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What Makes Content Actionable?

We have written about the idea of content that is critical to business process before, such as the content that is intimately tied to eCommerce (see here and here). Forrester Research, as well as Gilbane colleagues Mary Laplante and Bill Zoellick like the term “transactional content,” and Bill and Mary have offered the following helpful definition in the past:
Transactional content can be defined as shared information that drives business-to-business processes. It is the content that flows through the commerce chain, initiating and automating processes such as procurement, order management, supply chain planning, and product support. Transactional content is shared in the sense that it is exchanged among partners, suppliers, customers and distributors who each can contribute to it.
Gilbane colleague David Guenette and I have grappled in the past with ‘actionable content” as a preferred term. We keep thinking that transactional is just too narrowly suggestive of the financial transaction that takes place when something is finally purchased. Instead, we argue, there are many, many steps leading up to the financial transaction where content can support a series of actions. Looking at the industrial buying process in the recent past, I see this idea of a series of actions making more and more sense. More complex buying doesn’t happen in one single transaction. A prospective buyer needs to first search for information, find it, review what he or she has found, perhaps download more detailed information, evaluate what he or she has learned, query for more information, and so on. Each ot these are actions, and content drives each one.
In industrial buying, the particular actions around content can be complex–reviewing technical specifications, downloading and using CAD drawings, and even configuring the content and CAD drawings prior to downloading them. This kind of content and this kind of parameterization of content is increasingly available on the Web. For example, look at the detailed information one motor company, Oriental Motors, provides for one of its thousands of available products. This page includes specifications, photos, dimensional images, connection diagrams, and both two-dimensional and three-dimensional CAD drawings. Users can view all of this information and then download, for example, CAD drawings in one of several formats, depending on what CAD package they are using. Once downloaded, these drawings can be more closely analyzed, and can even be inserted directly into active designs.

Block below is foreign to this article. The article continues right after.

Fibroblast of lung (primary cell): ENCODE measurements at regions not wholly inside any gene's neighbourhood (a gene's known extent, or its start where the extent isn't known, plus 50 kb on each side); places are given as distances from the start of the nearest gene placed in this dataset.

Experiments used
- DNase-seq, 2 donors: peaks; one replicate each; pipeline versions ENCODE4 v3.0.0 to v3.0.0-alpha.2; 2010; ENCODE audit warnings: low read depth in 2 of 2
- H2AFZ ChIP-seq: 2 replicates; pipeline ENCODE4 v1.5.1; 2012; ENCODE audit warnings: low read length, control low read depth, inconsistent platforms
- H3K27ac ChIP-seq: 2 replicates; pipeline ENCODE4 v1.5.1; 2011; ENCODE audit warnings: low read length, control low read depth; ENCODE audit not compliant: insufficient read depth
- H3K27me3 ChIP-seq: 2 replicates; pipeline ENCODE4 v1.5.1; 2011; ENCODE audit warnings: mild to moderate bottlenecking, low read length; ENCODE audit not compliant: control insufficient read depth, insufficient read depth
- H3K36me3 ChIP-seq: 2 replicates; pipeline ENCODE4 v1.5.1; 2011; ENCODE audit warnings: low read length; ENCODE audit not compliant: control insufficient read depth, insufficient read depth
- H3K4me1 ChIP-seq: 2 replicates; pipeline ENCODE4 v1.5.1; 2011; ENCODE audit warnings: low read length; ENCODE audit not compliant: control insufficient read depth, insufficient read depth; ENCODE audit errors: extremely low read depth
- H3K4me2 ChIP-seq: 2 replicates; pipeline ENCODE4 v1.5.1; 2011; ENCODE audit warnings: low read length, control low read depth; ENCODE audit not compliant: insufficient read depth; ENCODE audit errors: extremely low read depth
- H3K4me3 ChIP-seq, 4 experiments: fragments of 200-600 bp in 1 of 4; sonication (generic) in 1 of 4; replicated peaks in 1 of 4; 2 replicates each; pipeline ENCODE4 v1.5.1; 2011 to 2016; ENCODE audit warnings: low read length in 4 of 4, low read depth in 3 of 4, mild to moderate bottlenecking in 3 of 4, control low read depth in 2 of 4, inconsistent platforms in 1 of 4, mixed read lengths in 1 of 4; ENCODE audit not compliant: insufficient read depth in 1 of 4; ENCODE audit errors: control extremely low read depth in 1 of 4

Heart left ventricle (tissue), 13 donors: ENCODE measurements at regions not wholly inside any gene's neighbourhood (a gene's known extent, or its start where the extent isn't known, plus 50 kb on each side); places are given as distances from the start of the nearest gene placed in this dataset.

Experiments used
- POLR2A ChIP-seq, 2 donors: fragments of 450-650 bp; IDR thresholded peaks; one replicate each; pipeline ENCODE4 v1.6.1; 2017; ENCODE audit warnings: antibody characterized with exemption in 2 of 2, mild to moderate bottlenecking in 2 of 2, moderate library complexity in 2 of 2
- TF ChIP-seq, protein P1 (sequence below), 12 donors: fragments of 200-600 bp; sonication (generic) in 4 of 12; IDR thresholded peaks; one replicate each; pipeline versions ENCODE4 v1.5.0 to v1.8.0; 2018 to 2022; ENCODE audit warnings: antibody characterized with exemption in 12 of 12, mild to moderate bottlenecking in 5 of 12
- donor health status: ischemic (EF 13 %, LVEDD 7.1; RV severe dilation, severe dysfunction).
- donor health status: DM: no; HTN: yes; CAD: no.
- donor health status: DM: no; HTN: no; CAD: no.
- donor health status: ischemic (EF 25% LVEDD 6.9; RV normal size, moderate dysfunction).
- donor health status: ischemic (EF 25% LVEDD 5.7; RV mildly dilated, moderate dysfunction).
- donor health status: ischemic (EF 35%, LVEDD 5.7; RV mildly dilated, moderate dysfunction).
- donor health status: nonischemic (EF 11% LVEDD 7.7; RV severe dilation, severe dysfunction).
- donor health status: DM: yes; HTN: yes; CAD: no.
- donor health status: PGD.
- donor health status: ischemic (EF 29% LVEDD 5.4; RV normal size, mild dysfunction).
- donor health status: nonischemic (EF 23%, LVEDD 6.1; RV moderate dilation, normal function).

Has a transaction taken place yet? It could be argued both ways, I guess. Whatever the terminology, however, a great deal has happened. The engineer has learned a great deal. The company has been able to share their product information. The design of a new product has been furthered by the engineer downloading the drawing. Research tells us that a drawing inserted in this way usually results in the product being sourced when the design goes to manufacturing. Actionable or transactional? Either way, it’s good news for the company that has deployed their content to the Web in such a usable, flexible manner.
I will have some more thoughts on this in the next couple of days.


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